The finale of our Philharmonic Live Series features community favorites Marina Lomazov and Joseph Rackers performing Poulenc's Concerto for Two Pianos. This program also features SEPF winner Jessica Zhang. This is one you won't want to miss!
Marina Lomazov & Joseph Rackers, piano and Jessica Zhang, piano (First prize winner, 2019 Fraser Competition)
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Mendelssohn: Piano Concerto No. 1 in G minor, op. 25
Brahms: Haydn Variations, op. 56a
Poulenc: Concerto for Two Pianos in D minor
Piano Concerto No. 1 in G minor, op. 25
Mendelssohn's Piano Concerto No. 1 in G minor, Op. 25, was written in 1830–31, around the same time as his fourth symphony ("Italian"), and premiered in Munich in October 1831. This concerto was composed in Rome during a travel in Italy after the composer met a pianist in Munich. Mendelssohn attended one party after another in Munich in October 1831, the month of the premiere, but he also played chamber music and taught double counterpoint. He performed the piece himself at the premiere, which also included performances of his Symphony No. 1 and the Overture from Midsummer Night's Dream. He had already written a piano concerto in A minor with string accompaniment (1822) and two concertos with two pianos (1823–24).
The Noon Witch
The Noon Witch (or The Noonday Witch; Czech: Polednice), Op. 108, B. 196, is a symphonic poem written in 1896 by Antonín Dvořák which was inspired by the Karel Jaromír Erben poem Polednice from the collection Kytice. Polednice is based on the noon demon "Lady Midday" of Slavic mythology. It is one of a set of late orchestral works inspired by national themes that were written after his return to his native Bohemia from the United States.
"Lady Midday" Synopsis:
A mother warns her son that if he does not behave she will summon the Noon Witch to take him away. He does not behave, and the witch arrives at the stroke of noon. The witch, described as a horrible creature, demands the child. The mother, terrified that the witch has actually come, grabs her son, and the witch begins chasing them. Finally the mother faints, grasping her child. Later that day, the father arrives home and finds his wife passed out with the dead body of their son in her arms. The mother had accidentally smothered their son while protecting him from the witch. The story ends with the father's lament over the terrible event.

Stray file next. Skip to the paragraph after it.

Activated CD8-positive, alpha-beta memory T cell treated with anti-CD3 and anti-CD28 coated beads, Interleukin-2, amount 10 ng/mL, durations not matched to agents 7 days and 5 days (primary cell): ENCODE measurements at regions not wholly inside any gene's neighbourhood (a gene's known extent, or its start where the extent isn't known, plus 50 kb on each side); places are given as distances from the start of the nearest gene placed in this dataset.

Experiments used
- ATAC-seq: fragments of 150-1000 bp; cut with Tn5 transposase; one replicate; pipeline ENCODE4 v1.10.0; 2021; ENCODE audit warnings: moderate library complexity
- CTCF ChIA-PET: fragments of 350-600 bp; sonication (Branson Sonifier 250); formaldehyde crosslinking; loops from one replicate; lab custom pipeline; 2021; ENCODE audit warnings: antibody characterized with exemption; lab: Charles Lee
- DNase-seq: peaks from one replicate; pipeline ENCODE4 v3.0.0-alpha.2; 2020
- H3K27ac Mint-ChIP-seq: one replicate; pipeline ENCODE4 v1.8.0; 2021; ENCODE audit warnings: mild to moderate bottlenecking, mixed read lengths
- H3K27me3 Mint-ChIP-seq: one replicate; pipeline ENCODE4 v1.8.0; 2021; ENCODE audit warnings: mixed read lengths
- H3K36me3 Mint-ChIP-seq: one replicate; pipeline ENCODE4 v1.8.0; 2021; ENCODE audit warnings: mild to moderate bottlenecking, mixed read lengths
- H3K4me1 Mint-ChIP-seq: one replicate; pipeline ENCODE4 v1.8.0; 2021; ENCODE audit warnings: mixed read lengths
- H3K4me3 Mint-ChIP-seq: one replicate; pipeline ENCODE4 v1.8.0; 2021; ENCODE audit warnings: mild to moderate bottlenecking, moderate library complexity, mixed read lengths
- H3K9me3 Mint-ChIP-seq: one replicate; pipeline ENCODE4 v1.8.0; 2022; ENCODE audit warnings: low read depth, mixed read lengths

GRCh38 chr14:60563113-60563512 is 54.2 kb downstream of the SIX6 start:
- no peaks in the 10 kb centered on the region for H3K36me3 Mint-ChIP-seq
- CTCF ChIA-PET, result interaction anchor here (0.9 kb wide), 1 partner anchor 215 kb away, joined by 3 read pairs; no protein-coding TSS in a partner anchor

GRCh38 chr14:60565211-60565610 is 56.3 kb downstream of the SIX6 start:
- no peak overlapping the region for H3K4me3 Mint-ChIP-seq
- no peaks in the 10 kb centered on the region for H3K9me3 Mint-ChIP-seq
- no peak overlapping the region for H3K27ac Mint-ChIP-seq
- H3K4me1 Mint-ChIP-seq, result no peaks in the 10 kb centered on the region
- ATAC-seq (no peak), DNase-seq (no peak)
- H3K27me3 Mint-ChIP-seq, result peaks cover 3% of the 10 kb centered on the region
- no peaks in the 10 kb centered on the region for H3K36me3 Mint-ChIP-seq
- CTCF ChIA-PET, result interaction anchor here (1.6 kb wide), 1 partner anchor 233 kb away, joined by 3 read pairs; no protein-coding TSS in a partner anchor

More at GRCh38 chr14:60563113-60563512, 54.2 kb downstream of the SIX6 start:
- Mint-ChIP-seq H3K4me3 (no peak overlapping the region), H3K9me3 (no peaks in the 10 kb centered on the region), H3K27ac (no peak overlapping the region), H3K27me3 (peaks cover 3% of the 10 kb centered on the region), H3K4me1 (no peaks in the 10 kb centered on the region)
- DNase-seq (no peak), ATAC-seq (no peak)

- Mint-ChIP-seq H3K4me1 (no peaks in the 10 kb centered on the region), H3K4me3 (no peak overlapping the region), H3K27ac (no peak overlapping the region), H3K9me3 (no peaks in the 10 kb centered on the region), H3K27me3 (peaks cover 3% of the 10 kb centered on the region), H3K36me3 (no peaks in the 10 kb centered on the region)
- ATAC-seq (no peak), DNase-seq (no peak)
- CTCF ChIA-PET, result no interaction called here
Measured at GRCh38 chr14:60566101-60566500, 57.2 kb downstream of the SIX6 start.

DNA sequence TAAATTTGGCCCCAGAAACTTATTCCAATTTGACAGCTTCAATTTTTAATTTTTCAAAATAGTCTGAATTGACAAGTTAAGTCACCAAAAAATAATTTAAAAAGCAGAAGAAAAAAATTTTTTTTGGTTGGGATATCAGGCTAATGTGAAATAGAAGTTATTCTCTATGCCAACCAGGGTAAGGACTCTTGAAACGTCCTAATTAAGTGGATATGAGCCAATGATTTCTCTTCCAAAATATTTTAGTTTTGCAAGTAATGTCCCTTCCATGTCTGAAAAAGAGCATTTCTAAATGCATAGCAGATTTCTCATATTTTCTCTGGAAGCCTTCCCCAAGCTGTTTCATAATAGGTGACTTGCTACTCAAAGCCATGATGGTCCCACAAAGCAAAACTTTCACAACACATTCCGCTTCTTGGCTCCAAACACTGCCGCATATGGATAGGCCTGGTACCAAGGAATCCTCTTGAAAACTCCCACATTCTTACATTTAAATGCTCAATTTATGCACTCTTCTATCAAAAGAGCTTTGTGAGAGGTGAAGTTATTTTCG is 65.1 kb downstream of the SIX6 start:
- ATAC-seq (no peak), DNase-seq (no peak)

Concerto for Two Pianos in D minor
Francis Poulenc's Concerto pour deux pianos (Concerto for Two Pianos and Orchestra) in D minor, FP 61, was composed over the period of three months in the summer of 1932. It is often described as the climax of Poulenc's early period. The composer wrote to the Belgian musicologist Paul Collaer: "You will see for yourself what an enormous step forward it is from my previous work and that I am really entering my great period." The concerto was commissioned by and dedicated to the Princess Edmond de Polignac, an American-born arts patron to whom many early 20th-century masterpieces are dedicated, including Stravinsky's Renard, Ravel's Pavane pour une infante défunte, Kurt Weill’s Second Symphony, and Satie’s Socrate. Her Paris salon was a gathering place for the musical avant-garde.
The premiere was given on September 5, 1932, at the International Society for Contemporary Music in Venice. Poulenc and his childhood friend Jacques Février were concerto soloists with the La Scala Orchestra, with Désiré Defauw (later conductor of the Chicago Symphony Orchestra) conducting. Poulenc was gratified by the warm acclaim his work received, and later performed the concerto with Benjamin Britten in England in 1945.
The concerto's recurring moto perpetuo, modally inflected figurations are clearly inspired by Poulenc's encounter with a Balinese gamelan at the 1931 Exposition Coloniale de Paris. Additionally, the work's instrumentation and "jazzy" effects are reminiscent of Ravel's G major Concerto, which premiered at Paris in January 1932. Inevitably, comparisons have been drawn with Mozart's Concerto in E-flat for two pianos, K. 365, but the Larghetto's graceful, classically simple melody and gentle, regular accompaniment is reminiscent of the Andante of Mozart's C major Piano Concerto, K. 467. The composer admitted that he chose for the opening theme to go back to Mozart because "I have a veneration for the melodic line and because I prefer Mozart to all other composers". Poulenc wrote in a letter to Igor Markevitch, "Would you like to know what I had on my piano during the two months gestation of the Concerto? The concertos of Mozart, those of Liszt, that of Ravel, and your Partita".